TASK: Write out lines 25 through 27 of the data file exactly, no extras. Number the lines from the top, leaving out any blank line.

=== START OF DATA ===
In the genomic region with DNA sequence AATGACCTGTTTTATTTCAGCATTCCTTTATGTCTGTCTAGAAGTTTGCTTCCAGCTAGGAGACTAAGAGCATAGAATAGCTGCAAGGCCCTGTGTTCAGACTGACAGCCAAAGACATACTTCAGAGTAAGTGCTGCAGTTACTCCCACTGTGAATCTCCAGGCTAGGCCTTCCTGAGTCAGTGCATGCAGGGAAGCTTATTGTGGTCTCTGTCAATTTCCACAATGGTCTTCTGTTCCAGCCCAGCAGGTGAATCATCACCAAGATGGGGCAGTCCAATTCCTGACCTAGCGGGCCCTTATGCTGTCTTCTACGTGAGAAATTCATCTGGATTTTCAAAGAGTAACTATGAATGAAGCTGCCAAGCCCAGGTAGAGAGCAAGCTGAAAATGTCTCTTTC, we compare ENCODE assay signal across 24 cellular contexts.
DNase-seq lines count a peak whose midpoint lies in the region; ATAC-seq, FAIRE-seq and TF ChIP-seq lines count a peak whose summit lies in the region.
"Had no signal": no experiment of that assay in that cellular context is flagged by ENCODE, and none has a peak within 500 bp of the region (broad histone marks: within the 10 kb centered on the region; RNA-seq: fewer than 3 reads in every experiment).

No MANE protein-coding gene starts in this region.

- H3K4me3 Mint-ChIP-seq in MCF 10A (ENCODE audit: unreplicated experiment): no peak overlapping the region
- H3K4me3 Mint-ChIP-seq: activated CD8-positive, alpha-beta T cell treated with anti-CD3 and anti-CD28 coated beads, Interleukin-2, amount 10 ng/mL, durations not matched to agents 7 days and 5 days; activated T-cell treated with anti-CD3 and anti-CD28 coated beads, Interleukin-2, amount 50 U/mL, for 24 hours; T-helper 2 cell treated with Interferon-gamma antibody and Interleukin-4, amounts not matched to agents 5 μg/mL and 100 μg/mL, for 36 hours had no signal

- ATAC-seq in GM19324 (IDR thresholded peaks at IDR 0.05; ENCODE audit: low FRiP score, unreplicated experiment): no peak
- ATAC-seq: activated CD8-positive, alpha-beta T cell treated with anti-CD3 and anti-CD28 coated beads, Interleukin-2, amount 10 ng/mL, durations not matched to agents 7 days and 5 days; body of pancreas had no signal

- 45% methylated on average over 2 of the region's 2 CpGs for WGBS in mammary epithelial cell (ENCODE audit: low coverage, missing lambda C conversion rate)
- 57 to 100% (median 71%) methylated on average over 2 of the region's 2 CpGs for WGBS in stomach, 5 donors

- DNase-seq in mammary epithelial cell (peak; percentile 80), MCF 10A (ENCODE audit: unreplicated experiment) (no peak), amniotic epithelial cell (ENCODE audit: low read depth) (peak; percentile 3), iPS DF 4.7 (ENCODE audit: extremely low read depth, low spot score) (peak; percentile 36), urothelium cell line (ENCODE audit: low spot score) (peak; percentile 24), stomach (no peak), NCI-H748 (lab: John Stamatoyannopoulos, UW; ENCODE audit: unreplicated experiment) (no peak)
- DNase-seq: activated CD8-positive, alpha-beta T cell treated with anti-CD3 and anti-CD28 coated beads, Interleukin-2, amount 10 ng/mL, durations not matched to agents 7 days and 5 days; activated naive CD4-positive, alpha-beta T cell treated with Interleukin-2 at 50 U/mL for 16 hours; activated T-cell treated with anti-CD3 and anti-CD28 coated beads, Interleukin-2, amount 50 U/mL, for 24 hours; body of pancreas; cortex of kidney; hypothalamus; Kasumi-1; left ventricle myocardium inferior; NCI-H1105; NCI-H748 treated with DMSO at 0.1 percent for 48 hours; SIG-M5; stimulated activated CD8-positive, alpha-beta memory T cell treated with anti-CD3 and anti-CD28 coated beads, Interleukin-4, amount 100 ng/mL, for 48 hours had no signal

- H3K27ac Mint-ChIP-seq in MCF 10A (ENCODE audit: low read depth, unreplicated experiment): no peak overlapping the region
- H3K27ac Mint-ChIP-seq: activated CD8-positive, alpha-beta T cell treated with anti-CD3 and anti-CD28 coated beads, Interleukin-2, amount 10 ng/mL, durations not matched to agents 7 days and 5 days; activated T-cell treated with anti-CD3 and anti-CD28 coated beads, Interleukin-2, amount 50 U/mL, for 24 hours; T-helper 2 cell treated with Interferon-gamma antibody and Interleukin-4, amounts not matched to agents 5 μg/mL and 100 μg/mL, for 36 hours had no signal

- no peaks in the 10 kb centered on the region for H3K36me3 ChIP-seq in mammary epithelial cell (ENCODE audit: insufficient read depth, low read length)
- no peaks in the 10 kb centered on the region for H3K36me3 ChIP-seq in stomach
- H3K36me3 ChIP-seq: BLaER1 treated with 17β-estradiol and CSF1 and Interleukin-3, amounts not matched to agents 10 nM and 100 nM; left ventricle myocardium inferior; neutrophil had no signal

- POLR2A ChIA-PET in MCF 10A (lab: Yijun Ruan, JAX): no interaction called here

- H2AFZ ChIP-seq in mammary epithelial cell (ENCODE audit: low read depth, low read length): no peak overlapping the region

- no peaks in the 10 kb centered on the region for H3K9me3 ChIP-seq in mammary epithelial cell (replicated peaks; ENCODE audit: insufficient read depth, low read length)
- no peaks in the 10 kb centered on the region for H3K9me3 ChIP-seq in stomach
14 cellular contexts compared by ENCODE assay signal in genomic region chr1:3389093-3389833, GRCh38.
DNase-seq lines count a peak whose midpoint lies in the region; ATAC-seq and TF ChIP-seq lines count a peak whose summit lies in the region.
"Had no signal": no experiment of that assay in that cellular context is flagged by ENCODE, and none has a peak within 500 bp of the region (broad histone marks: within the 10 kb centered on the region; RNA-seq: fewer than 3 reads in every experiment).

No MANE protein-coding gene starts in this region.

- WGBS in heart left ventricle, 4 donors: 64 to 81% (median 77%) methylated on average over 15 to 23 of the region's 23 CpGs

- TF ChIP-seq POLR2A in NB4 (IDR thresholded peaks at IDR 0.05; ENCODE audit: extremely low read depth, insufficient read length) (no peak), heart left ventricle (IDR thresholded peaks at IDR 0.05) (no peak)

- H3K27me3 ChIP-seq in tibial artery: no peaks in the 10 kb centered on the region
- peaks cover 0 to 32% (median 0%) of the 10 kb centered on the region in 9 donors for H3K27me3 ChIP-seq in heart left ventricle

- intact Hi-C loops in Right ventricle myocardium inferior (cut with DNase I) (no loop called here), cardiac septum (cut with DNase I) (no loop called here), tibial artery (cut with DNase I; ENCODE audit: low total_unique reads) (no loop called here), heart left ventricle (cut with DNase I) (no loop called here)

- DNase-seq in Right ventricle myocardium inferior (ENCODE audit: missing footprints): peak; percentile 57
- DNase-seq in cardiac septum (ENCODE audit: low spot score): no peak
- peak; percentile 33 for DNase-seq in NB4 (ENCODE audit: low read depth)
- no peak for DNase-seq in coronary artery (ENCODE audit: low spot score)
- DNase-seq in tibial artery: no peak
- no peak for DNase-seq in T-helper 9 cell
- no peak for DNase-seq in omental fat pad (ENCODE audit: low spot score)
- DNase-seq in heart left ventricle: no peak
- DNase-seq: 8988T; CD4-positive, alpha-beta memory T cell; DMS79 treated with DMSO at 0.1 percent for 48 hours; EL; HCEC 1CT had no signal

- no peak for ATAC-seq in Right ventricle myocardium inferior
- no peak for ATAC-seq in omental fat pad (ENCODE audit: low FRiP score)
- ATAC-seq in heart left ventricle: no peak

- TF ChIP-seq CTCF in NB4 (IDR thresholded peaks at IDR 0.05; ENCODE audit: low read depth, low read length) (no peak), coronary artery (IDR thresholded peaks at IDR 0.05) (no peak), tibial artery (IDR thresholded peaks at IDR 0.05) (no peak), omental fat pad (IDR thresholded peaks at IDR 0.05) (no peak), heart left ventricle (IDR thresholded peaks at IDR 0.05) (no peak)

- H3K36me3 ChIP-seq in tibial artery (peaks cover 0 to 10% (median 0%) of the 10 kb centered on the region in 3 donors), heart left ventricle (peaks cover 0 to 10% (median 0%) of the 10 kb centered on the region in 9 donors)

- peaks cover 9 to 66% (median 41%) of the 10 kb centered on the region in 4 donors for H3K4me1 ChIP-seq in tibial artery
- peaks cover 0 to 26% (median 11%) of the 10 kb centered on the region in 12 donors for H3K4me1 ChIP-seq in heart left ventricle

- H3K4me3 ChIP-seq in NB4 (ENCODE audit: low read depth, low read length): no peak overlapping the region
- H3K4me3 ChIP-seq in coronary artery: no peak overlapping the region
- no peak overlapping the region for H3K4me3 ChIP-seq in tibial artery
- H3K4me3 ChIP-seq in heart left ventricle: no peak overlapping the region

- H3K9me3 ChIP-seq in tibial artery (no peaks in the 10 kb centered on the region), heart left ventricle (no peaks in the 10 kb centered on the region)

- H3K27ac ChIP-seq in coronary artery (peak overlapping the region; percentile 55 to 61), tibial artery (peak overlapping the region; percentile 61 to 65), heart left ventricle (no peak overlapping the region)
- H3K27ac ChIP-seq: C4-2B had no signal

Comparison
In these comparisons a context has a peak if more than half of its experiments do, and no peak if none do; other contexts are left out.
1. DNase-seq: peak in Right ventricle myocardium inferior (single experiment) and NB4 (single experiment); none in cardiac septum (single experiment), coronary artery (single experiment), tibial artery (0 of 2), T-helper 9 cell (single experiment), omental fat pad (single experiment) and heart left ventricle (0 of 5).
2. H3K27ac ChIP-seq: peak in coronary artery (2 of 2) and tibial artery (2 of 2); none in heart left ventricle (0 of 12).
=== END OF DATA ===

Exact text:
No MANE protein-coding gene starts in this region.

- WGBS in heart left ventricle, 4 donors: 64 to 81% (median 77%) methylated on average over 15 to 23 of the region's 23 CpGs

- TF ChIP-seq POLR2A in NB4 (IDR thresholded peaks at IDR 0.05; ENCODE audit: extremely low read depth, insufficient read length) (no peak), heart left ventricle (IDR thresholded peaks at IDR 0.05) (no peak)